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Female sexual dysfunction therapy pipeline

It has been over a decade since Viagra was approved for male sexual disorder, but women with similar problems do not have an effective option, due to the complexities of conducting trials

Female sexual dysfunctionFemale sexual dysfunction (FSD) pertains to persistent or recurrent problems with sexual response or desire in women. According to commonly cited prevalence estimates, 43 per cent of women aged 18-59 years have FSD, a figure that is disputed among leading researchers.

Although the definition of FSD continues to evolve, it currently comprises four recognised components that are not mutually exclusive: decreased sexual desire, decreased sexual arousal, dysparenuria (pain during sexual intercourse), and persistent difficulty in achieving or inability to achieve orgasm (anorgasmia). These components must be associated with personal distress, as determined by the affected individual, to validate a diagnosis of FSD.

One of the most well known sexual dysfunction conditions is hypo-active sexual desire disorder (HSDD), also commonly referred to as decreased libido. HSDD is thought to be the most prevalent sexual disorder in women of all ages. HSDD is characterised by a deficiency or absence of sexual fantasies or desire for sexual activity for a marked period of time, causing distress and/or interpersonal difficulties.

Both physical and psychosocial factors may be implicated in sexual dysfunction, although the exact cause cannot always be identified. FSD can be caused by hormonal imbalances associated with low levels of oestrogen or testosterone. Sexual activity may also be impacted by factors such as the use of drugs and alcohol. Although common, increased awareness of FSD is still relatively new. This is confounded by FSD being a seemingly contested diagnosis, with controversy surrounding attempts to 'medicalise' sexual problems.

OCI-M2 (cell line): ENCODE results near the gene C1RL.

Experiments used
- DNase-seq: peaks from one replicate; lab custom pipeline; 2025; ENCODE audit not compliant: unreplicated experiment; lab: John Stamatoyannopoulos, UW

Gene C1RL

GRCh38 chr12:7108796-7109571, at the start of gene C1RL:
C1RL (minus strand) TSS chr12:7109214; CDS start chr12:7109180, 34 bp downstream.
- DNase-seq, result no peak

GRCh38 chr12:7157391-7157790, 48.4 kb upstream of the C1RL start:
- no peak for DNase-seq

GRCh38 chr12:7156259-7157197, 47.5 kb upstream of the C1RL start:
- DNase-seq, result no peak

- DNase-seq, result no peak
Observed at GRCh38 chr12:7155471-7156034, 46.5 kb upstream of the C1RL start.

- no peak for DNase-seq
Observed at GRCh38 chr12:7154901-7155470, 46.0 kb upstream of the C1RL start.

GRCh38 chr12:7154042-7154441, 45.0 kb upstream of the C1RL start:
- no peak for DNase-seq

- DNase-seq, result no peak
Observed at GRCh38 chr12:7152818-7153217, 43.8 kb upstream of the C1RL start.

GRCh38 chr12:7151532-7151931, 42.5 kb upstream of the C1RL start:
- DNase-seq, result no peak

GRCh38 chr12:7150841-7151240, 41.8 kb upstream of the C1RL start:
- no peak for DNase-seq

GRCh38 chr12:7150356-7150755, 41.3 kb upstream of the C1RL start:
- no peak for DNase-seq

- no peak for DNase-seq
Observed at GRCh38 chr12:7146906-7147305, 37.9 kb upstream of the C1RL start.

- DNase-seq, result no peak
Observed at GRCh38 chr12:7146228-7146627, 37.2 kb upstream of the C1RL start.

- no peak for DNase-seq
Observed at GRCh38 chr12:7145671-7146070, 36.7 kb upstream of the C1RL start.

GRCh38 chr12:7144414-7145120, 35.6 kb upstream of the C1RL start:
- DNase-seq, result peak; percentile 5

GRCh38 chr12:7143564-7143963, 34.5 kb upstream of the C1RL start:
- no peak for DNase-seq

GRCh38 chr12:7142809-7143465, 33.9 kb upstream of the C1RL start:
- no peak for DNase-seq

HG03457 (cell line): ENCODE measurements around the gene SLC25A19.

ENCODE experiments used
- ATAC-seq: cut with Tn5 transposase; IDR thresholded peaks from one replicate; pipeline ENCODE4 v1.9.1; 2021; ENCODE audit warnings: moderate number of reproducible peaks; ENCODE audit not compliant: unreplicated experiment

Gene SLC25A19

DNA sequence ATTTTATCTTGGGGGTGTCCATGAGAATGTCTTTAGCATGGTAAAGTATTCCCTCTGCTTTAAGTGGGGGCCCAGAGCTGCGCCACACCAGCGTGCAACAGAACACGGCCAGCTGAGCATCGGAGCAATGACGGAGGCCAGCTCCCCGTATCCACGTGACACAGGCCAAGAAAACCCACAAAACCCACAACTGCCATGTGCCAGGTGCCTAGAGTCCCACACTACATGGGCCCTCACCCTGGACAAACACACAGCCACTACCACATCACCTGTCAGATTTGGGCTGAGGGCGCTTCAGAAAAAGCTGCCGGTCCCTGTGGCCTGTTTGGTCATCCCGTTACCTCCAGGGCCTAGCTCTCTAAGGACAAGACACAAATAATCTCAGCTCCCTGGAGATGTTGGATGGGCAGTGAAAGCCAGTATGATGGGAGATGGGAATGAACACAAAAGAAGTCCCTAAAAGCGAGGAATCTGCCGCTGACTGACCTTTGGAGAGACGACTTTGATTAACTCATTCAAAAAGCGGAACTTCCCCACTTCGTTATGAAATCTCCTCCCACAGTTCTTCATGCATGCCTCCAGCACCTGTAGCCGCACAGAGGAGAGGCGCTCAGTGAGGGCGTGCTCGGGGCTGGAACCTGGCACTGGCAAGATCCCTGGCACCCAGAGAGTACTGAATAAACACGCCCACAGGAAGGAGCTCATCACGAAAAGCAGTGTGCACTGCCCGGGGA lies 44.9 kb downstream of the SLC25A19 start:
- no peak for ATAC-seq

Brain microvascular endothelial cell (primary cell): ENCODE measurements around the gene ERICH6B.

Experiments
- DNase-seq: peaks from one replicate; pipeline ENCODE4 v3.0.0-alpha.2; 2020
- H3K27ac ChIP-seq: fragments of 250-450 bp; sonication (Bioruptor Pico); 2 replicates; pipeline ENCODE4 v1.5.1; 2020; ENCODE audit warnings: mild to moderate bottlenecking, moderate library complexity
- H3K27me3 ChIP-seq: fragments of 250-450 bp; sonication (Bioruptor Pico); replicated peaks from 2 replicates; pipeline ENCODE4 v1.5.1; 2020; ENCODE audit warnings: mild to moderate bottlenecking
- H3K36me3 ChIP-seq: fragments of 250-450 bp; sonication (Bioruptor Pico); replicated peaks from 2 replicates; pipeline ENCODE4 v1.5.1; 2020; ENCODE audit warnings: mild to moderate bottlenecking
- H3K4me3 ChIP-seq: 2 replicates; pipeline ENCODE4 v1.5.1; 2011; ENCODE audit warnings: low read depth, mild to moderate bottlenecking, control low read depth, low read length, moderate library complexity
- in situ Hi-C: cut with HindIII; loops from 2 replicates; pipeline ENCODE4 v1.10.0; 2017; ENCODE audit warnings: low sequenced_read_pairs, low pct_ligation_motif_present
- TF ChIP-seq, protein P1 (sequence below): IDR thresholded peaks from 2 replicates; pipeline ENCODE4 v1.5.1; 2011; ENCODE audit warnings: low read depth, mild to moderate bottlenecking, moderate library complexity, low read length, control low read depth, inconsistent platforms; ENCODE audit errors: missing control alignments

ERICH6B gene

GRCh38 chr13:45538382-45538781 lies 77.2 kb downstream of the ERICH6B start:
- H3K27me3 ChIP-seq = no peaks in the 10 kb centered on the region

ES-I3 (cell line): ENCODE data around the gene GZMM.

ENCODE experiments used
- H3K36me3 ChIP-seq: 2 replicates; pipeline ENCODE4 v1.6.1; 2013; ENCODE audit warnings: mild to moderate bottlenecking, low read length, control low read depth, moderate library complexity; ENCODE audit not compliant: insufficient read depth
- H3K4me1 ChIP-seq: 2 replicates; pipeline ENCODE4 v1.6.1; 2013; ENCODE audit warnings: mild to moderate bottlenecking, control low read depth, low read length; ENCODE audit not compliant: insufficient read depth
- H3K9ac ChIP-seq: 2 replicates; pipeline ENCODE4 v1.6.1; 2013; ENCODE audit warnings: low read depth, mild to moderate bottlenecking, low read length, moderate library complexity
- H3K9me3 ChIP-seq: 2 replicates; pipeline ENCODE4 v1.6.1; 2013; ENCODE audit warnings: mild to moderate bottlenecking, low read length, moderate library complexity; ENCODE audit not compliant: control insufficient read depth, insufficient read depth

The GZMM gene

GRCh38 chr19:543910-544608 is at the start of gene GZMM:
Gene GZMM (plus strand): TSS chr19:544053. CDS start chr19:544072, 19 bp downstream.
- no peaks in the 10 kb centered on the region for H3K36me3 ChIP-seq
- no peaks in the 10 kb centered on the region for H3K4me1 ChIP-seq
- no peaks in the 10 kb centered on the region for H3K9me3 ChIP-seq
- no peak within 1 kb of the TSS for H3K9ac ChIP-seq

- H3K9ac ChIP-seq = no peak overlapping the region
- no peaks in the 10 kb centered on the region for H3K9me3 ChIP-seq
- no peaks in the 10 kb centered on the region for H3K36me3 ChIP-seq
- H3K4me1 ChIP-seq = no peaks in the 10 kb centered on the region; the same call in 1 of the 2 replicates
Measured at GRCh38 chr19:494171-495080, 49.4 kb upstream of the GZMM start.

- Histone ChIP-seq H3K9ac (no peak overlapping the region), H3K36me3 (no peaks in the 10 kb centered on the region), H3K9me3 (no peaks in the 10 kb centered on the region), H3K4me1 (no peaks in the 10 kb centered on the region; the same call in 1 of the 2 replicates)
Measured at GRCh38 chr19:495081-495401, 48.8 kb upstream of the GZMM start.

Following the success of Pfizer's Viagra (sildenafil), the first drug approved for erectile dysfunction, an equally valid treatment option has been sought for sexual dysfunction in women. A number of pharmaceutical companies are researching therapies for the treatment of FSD, often by involving low doses of testosterone, although the long-term safety of testosterone in women is unknown. Testosterone, which is a naturally occurring steroid hormone, is believed to have a direct role in sexual function and desire.

It is the primary circulating androgen in women and is secreted by the ovaries and adrenal glands. In comparison to the sudden decline in oestrogen that women experience during menopause, serum levels of androgens decline in a more gradual manner as women age, due to a decrease in the production of adrenal oestrogen precursors. Other examples of therapies in development for FSD include prostaglandin E1 agonists and melanocortin type 4 receptor agonists.

Current therapies
The testosterone patch Intrinsa has been launched by Warner Chilcott in the EU for the treatment of FSD in surgically menopausal women who are also receiving concomitant oestrogen therapy. The European Commission granted marketing authorisation under the EU-wide centralised procedure in July 2006. Warner Chilcott sought to extend the use of the testosterone patch to include HSDD in naturally menopausal women; however, the company withdrew its application in September 2010 based on commercial considerations.